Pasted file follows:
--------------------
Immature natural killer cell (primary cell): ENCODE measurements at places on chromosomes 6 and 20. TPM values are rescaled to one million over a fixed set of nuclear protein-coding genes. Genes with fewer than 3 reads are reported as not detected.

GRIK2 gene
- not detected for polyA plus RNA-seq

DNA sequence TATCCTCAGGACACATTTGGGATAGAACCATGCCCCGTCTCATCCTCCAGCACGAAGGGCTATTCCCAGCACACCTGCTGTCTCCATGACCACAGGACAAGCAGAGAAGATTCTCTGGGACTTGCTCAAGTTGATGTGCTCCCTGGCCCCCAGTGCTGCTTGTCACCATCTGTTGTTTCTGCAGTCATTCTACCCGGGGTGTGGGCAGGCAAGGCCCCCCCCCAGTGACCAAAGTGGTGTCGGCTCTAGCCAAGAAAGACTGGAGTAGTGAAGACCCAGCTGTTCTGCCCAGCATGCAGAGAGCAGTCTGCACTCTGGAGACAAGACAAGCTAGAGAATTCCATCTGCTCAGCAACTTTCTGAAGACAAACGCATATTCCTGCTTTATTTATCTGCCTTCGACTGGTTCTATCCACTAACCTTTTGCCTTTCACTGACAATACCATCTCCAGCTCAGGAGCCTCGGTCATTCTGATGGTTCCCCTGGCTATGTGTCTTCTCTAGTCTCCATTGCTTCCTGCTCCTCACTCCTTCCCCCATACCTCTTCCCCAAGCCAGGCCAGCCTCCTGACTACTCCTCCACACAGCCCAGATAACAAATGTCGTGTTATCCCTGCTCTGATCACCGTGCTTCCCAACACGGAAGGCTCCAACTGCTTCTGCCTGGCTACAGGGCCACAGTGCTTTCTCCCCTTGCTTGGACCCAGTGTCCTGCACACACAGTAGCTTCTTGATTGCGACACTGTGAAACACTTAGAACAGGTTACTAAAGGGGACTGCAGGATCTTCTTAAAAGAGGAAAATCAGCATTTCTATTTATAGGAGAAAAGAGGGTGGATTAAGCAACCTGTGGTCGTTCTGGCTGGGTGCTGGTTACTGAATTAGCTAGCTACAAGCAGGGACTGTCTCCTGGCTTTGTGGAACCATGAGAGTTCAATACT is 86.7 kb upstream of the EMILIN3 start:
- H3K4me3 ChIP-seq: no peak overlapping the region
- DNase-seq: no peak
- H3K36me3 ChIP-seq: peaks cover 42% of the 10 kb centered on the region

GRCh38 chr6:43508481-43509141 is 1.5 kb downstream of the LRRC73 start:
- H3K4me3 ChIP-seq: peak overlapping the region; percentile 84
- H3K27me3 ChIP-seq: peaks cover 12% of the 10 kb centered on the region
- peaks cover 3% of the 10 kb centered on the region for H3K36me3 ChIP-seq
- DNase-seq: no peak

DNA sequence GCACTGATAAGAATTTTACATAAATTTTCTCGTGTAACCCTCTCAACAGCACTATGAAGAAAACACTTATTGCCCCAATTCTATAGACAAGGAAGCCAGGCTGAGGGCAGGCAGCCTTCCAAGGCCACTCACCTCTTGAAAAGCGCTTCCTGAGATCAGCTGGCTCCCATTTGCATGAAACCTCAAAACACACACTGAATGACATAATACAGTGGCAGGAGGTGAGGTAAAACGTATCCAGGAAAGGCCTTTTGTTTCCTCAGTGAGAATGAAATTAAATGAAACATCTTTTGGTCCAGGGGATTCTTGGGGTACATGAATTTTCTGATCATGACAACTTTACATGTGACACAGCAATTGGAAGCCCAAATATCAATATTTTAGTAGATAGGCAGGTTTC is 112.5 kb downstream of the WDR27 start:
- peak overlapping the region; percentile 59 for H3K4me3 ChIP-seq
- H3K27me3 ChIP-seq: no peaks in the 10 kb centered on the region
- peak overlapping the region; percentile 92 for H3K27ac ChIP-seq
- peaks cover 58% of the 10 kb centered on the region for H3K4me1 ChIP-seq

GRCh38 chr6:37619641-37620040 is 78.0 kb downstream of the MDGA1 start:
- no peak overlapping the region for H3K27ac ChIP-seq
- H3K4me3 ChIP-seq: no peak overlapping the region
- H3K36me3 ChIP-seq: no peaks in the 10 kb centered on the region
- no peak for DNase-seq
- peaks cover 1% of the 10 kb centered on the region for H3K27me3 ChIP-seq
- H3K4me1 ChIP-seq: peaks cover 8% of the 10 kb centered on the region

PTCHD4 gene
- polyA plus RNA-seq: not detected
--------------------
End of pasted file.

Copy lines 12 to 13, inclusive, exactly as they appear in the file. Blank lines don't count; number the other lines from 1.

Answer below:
- DNase-seq: no peak

DNA sequence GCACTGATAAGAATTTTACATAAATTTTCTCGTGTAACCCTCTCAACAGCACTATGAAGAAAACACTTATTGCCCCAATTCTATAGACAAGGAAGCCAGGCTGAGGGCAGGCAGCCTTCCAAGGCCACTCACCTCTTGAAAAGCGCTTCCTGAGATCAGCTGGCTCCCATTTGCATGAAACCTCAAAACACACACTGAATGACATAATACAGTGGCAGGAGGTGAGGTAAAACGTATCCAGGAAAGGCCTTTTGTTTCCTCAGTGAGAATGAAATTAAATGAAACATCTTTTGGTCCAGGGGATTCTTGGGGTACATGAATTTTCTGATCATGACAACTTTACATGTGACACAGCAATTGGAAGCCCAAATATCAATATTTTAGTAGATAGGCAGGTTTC is 112.5 kb downstream of the WDR27 start: